With PubCon going on, Google’s Matt Cutts tweeted out a link to what he calls “a special webmaster video for #pubcon”. It’s about how Google determines page speed.
Specifically, it’s Matt’s response to a user question:
“How does Google determine page speed? In GWT some pages are listed as very slow (8+ seconds). But I have tested on older computers/browsers and they do not take anywhere near that long to load. Why might Google show such high numbers?”
“The fact is we’re looking at using toolbar data, and that’s using toolbar data only from people who have opted in. But that’s looking at real world load times from people for example, in the United States, we might say, how long does it take to load this particular page?” says Cutts. “And so if we’re looking at that, and it takes a long time, sometimes it’s not necessarily your site. It could be the network connectivity. But it’s a good thing to bear in mind.”
“It’s coming from all these different users, who can have dial-up lines,” he says. “They can have slow connections. And so a lot of times, people say, I’m just going to throw a 500 kilobyte page out there, and they forget there are a lot of people with slower connectivity. So that data is based primarily on toolbar data.”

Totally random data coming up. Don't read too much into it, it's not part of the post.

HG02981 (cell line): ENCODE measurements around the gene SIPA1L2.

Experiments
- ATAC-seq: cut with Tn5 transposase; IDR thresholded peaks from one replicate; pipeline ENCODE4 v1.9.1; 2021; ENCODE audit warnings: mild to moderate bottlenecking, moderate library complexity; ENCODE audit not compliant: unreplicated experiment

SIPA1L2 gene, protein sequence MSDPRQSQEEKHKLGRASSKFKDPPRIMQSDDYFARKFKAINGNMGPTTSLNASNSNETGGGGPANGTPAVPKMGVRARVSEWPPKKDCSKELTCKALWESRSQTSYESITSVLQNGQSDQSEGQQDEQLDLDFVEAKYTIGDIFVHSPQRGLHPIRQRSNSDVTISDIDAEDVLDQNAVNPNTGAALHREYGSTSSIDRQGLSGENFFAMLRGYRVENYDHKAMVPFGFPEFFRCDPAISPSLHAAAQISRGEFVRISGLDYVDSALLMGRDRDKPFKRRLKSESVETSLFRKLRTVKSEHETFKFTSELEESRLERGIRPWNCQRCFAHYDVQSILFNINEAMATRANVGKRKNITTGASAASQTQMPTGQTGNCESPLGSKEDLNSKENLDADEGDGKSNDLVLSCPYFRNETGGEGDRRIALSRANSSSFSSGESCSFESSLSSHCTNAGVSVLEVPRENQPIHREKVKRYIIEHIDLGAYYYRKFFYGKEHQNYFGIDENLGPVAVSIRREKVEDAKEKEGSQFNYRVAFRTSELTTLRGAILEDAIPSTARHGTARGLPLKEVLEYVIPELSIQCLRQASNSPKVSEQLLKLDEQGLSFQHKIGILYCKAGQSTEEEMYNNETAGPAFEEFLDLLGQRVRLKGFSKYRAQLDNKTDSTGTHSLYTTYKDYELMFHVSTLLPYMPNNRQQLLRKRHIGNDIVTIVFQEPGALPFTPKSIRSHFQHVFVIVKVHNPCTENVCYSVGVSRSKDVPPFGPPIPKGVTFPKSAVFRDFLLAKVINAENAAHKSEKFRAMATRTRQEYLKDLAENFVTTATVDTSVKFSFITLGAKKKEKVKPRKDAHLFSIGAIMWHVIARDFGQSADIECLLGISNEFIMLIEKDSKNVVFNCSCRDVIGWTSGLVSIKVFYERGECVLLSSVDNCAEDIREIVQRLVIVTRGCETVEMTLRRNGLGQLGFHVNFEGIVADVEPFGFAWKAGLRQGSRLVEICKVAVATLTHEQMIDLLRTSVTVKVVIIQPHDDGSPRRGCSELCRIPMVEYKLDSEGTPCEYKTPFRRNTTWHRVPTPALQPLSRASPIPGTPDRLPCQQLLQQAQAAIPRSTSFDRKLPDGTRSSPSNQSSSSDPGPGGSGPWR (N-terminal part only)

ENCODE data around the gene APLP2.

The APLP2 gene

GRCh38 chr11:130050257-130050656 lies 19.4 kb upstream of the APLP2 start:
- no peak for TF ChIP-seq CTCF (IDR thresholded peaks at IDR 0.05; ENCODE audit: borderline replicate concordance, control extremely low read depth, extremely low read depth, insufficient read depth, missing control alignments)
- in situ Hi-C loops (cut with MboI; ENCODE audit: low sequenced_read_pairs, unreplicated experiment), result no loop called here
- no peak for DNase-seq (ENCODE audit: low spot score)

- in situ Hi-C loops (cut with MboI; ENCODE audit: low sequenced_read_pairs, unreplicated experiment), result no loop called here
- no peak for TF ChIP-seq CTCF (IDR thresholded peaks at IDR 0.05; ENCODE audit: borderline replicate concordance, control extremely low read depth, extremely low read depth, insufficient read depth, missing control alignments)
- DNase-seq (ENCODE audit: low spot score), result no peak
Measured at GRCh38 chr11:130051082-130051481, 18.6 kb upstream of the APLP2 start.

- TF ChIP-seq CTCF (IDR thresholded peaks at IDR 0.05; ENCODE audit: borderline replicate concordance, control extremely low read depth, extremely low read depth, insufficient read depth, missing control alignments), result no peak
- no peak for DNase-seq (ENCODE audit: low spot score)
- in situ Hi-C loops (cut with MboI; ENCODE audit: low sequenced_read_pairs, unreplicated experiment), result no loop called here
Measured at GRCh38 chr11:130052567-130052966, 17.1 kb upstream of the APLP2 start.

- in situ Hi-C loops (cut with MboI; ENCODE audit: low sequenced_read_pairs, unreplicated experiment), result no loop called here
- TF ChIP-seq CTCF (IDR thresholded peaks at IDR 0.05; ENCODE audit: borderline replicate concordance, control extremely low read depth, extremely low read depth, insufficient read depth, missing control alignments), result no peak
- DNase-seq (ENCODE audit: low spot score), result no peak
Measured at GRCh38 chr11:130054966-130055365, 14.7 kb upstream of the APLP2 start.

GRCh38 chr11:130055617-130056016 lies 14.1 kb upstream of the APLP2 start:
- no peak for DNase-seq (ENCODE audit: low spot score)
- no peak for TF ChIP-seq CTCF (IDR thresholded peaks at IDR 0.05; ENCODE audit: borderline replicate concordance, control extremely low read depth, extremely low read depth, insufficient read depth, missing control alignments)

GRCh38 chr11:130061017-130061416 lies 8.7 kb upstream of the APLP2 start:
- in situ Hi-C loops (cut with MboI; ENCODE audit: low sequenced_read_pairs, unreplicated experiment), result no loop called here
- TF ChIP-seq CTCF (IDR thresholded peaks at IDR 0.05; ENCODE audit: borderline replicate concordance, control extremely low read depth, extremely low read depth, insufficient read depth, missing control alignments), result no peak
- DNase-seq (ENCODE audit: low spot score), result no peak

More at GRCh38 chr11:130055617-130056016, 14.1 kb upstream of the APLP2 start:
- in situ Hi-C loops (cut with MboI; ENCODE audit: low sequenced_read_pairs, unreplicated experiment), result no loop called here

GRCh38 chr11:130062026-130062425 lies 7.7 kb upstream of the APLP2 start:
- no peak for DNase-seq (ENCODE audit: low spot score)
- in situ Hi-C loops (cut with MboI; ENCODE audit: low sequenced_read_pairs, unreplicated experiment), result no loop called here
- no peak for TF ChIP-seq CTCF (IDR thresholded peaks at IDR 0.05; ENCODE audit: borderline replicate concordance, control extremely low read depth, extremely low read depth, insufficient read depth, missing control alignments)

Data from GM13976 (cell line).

“And we’re looking at what it looks like for real users,” he continues. “And do if you’ve got a lot of users who are having a slow experience, then that can affect the overall rating. One thing to bear in mind, however, is that only something like one out of 100 searches is site speed such a factor that it would actually change the rankings to a noticeable degree.”
“So that’s something on the order of one in 1,000 sites have truly site speed as a really big issue for them,” he says. “It’s always good to see if you can move a little bit faster and try to return results to users a little bit faster. It makes your website experience more fluid. It makes your users happier. There are studies that say the return on investment is definitely worth it. But at the same time, I wouldn’t stress overly about it.”
Cutts is speaking at PubCon tomorrow morning with Google Fellow Amit Singhal in a session called “Hot Google Topics & Trends.” It should be interesting to see what these two Google search guys have to say.
Cutts also tweeted out a picture of gummy pandas:
Note: The image at the top is from Matt’s personal blog, chronicling his moustache adventures for Movember. That’s from last week. Daune Forrester (Bing’s counterpart to Matt Cutts) told me at BlogWorld his moustache isn’t coming along so well. I believe he likened himself to a Spanish cop.